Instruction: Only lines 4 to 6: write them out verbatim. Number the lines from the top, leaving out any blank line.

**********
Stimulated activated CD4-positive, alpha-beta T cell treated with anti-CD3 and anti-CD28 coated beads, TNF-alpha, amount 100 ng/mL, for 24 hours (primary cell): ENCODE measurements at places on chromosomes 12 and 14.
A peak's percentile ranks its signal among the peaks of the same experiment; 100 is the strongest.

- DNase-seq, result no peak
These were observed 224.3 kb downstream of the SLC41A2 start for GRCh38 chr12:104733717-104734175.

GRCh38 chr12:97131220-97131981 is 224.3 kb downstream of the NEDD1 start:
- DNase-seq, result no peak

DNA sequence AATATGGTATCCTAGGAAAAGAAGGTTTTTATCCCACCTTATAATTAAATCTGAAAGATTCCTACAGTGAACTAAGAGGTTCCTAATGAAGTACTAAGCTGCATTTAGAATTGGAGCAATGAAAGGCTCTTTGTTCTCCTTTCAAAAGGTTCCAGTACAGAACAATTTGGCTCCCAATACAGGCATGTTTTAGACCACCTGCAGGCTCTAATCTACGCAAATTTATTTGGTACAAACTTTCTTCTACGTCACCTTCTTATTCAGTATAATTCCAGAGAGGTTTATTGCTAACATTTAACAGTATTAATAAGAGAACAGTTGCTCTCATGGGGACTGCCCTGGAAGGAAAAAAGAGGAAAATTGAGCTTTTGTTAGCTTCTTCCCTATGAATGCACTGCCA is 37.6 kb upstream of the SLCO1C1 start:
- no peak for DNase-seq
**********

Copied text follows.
These were observed 224.3 kb downstream of the SLC41A2 start for GRCh38 chr12:104733717-104734175.

GRCh38 chr12:97131220-97131981 is 224.3 kb downstream of the NEDD1 start:
- DNase-seq, result no peak